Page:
US internet speeds lag behind the rest of the world
The United States Has a Speed Problem! If you’ve spent any time checking your email or surfing the internet while traveling in other countries, you probably noticed the internet was faster. When it comes to internet connection speeds, the United States doesn’t even crack the top twenty.
The fastest internet in the world is found in South Korea, where the average connection speed is 26.7 Megabits per second (Mb/s). Countries like Romania, Thailand, and Bulgaria all offer faster speeds than the United States. Incredible as it seems, if you rely on the internet for your work, you may be able to get more done on that beach vacation in Thailand than in your office at home.
This isn’t just a mild annoyance while you’re watching Netflix. It is a serious problem for productivity with long-term implications for economic performance and American competitiveness. Businesses, hospitals, and schools all rely on the internet. Slower speeds mean none of them are operating as efficiently as is possible.
To add insult to injury, Americans pay more for less; internet access is more expensive in America than in many countries with faster speeds.
There are two main reasons this is the case: the inferior physical infrastructure of America’s internet, and the oligarchy of internet service providers (ISPs) that control it.
Why The Physical Infrastructure of America’s Internet Lags
Though the internet can seem as though it is mystically transmitted all around us, like air, it is in fact made up of hardware. It is a physical network of cables and wires, pulsing with light produced by lasers in steel boxes. Even wireless data is sent and received by physical towers.
The data of the internet travels in a very real and physical way from the large network cables that span the globe, to the smaller cables that take it from utility poles in your neighborhood to your home.
In the U.S., the problems lie in these smaller cables, the ones that run directly to your home or business from utility poles. Gizmodo calls this line between your home and utility poles "The Decaying Last Mile" because it is rife with issues that slow down your internet.
Most of the telecommunications infrastructure runs on the same copper cables invented by Alexander Graham Bell more than a century ago. These cables were designed for phone and video; they were not built to withstand the demands of streaming video or audio, and carry far less bandwidth than what the internet demands today.
There is an alternative to copper cables: fiber optic cables. Fiber optic cables are cables of thin glass or plastic filaments that allow data to travel at the speed of light. They are easily able to keep pace with bandwidth demands, and they are also easier to maintain and securer than copper.
So if fiber optic cables are so great, why are copper cables used at all? Laying fiber optic cables is expensive. Really, really expensive, as in thousands of dollars per mile. And that is not the only cost to improving internet networks -- companies need to also upgrade their hardware and hire more field technicians to make the internet run faster.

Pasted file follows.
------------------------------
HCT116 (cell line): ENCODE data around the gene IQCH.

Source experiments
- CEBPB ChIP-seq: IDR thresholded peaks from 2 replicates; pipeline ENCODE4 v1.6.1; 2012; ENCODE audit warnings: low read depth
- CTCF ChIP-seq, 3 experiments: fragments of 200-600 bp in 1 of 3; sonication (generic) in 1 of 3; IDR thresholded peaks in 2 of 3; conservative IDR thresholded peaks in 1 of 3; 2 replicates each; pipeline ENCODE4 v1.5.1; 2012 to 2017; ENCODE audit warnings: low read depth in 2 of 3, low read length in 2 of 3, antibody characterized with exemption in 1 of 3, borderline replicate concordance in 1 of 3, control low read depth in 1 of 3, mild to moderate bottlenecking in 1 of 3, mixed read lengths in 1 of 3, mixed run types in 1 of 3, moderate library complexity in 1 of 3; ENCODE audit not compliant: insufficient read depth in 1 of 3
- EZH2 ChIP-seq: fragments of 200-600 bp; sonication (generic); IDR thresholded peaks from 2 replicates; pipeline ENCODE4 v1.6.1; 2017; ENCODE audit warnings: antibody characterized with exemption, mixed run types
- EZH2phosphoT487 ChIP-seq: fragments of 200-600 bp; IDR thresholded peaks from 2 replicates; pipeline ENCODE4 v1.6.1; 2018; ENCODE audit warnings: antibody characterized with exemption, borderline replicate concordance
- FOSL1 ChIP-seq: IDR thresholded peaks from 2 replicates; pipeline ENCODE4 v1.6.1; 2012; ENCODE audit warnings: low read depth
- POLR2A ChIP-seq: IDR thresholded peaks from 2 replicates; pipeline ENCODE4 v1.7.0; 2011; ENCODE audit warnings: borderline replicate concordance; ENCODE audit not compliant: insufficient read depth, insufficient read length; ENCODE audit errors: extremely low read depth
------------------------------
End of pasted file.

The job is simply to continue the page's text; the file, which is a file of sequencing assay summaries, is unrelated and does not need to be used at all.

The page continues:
The Corporations Behind the Internet
Three companies control the internet infrastructure from your utility poles to your home: Comcast, Time Warner Cable, and Verizon. That’s it, and it has a huge impact on the speed of internet in the U.S. There is not enough competition for these companies to consider lowering their prices or upgrading their networks.
Similarly, a small number of companies control the cables and networks that get data from the internet’s backbone to the small copper cables. AT&T and Verizon have a huge amount of control on these networks, which gives them a lot of bargaining power.
Because American Internet Service providers (ISPs) don’t face enough competition, they can refuse to improve their service or lower their prices. People need the internet; they won’t opt out of receiving even poor, expensive service.
There is some good news amidst the gloom: customers who believe they have a slow connection speed, have billing concerns, or think their ISP is violating net neutrality rules can complain to the FCC. So while you may not be able to get your ISP to lay down fiber optic cable as quickly as you would like, the FCC will look into other internet complaints you have. All it takes is filling in a quick form on the FCC’s website.
More excitingly, Google has launched Google Fiber, which offers gigabit internet more than 10 times as fast as most internet connections in the U.S. First offered in Kansas City, and now in Austin, Texas, and Provo, Utah, Google has targeted nine other metro areas for the service and are looking at other potential cities.
Further, there is an increasing movement for individual cities to build their own fiber networks and offer faster internet to their residents and businesses. As one example, Santa Monica has Santa Monica City Net, which offers 100 Gigabit broadband. Demand from citizens and businesses may make more municipalities take similar steps to offer faster internet than is available from the traditional ISPs.
Perhaps as more cities and companies such as Google introduce high-speed, fiber optic internet, the big telecom companies will begin to feel the squeeze of competition and lower their prices and improve their service.
Image Credit: Shutterstock / Andrey VP
Published under license from ITProPortal.com, a Net Communities Ltd Publication. All rights reserved.